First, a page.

Thursday, September 28, 2017

Solid Waste

Dear Mr. K J George,
MLA- Sarvagna Nagar, Minister for Bengaluru Development and State Town Planning Gov't. of Karnataka.

It was great to hear you speak yesterday about our Solid Waste Management issues. Hope you will come out with soon with dates and have regular updates about city wide activities.

* Look forward to seeing all our pourakarmikas on government rolls.
* A good attendance system over looked by good BBMP officers so they are pourakarmikas fairly and on time every time. I work for a salary, and in 1999 when my then company was late paying us, we were tired of working in 3 days! Am glad these people have more patience and continue cleaning up our mess.
* I hope to see your personally going to a few chosen people's homes in Blr who have been composting for more than a year and taking pictures and video with them (with press coverage). We need regular reminders and pats on the backs for these people. If more people see what they are doing, living in small indpendant homes and flats, they might start the same to?
* Also look forward to reading about BBMP officers and police officers taking part in koint drives every week. We have to keep the tempo up. We need reports on hours spent on field and how many people checked, besides what violations made.
* Look forward to Vidhan Soudha to shun plastic bottles in favour of steel glasses and jugs. Steel looks good. Though plastic is fine too if ministers are fine with it. But should be reused for a few months at lesat.
Better than the small plastic bottles that are not banned but still are solid waste that can be avoided.

Thank you for taking time to address us. Looking forward to regular meetings like this every 2 months at least. Need to make course corrections, thank volunteers.


Jai Karnataka, Jai Hind.

A timeless story on conservation and reuse:
A disciple of Buddha, said, "Oh Master! I have a request to make."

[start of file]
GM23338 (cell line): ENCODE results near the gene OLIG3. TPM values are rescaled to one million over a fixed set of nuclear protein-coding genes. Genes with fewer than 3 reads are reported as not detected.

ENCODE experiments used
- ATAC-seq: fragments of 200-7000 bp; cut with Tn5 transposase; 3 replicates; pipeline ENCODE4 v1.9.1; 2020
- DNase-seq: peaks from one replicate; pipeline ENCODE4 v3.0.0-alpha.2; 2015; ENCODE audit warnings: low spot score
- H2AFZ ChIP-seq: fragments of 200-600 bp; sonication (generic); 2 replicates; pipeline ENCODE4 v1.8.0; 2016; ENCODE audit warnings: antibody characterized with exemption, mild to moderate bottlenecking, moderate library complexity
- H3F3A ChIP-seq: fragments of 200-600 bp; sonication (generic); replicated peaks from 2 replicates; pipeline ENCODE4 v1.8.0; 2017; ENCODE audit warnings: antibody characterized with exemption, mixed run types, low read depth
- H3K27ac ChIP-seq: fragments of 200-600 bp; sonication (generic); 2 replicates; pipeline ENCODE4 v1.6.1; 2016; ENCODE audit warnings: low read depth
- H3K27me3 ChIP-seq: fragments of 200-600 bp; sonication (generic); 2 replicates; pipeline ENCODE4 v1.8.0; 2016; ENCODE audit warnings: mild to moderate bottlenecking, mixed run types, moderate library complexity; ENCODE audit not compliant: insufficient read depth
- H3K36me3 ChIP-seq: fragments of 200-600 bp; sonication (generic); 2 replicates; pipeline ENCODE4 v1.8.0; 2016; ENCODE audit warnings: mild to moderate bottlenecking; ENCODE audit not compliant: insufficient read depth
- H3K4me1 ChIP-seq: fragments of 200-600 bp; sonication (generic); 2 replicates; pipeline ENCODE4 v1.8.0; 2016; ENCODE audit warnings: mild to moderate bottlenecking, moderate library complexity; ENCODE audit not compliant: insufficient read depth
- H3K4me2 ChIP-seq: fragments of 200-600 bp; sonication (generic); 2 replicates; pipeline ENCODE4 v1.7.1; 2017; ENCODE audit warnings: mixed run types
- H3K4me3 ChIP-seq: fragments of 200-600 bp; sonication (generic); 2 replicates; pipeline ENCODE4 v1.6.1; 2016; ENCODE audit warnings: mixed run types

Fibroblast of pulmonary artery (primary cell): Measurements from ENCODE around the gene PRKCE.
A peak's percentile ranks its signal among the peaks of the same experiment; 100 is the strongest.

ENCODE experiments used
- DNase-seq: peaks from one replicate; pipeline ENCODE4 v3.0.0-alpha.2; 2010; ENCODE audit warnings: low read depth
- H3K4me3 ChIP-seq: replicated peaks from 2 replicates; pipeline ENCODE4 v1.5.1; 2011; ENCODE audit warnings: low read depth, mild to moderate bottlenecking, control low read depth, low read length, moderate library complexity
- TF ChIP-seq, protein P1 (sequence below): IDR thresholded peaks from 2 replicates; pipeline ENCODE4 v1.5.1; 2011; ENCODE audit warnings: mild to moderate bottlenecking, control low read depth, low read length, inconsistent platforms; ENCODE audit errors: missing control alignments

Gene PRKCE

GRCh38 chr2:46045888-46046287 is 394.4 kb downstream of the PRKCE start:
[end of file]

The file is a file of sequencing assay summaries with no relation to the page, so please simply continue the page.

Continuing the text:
Buddha: "What is it; tell me?"

Disciple: "My robe is worn out. It is no longer decent enough to wear.Please, may I have a new one?"

Buddha looked at the disciple's attire and found that the garment was absolutely in tatters and really needed replacement. So he asked the store-keeper to give a new robe to this disciple.

The disciple offered obeisance to the great master and left the room.

Buddha kept thinking about the incident and felt that he had perhaps missed an opportunity to teach a valuable lesson to the disciple. So he went to the disciple's quarters to talk to him.

Buddha: Are you comfortable in your new robe? Do you need anything else?

Disciple: Thank you Master. I am very comfortable and do not need anything else.

Buddha: Now that you have a new one, what have you done with the old one?

Disciple: I have used it to replace my worn out bedspread.

Buddha: What did you do with the old bedspread?

Disciple: Master, I am using it as a curtain on my window.

Buddha: Did you discard your old window curtain?

Disciple: Master, I tore it into four pieces and am using them as napkins to handle the hot pots and pans in the kitchen.

Buddha: What about the old kitchen napkins?

Disciple: We are using them as mops to wash and wipe the floor.

Buddha: Where is the old mop?

Disciple: Lord, the old mop was so tattered that the best we could do was to take all the threads apart and make wicks for your oil lamp. One of them is presently lit in your room."

Buddha was content. He was happy that His disciples realized that nothing is useless. We can find a use for everything, if only we want to! Nothing should be wasted; not even time!

If all of us were to practice the habit of thrift, we can preserve the non renewable resources for our children, our grandchildren and our great grand children as our forefathers so thoughtfully did for us.

Let us vow together to leave at least one monument for our children: The Earth!

The real measure of a man's wealth is what he has invested in eternity.

In today's world we need to compost food waste. So we produce less wet waste that has to be handled by our local villages that are already reeling under the stink and health risks. Even if you do not have space to compost 100% of food waste, separate it from other waste and do a part of it. Rest give in separate bins.

Tushar Kapila

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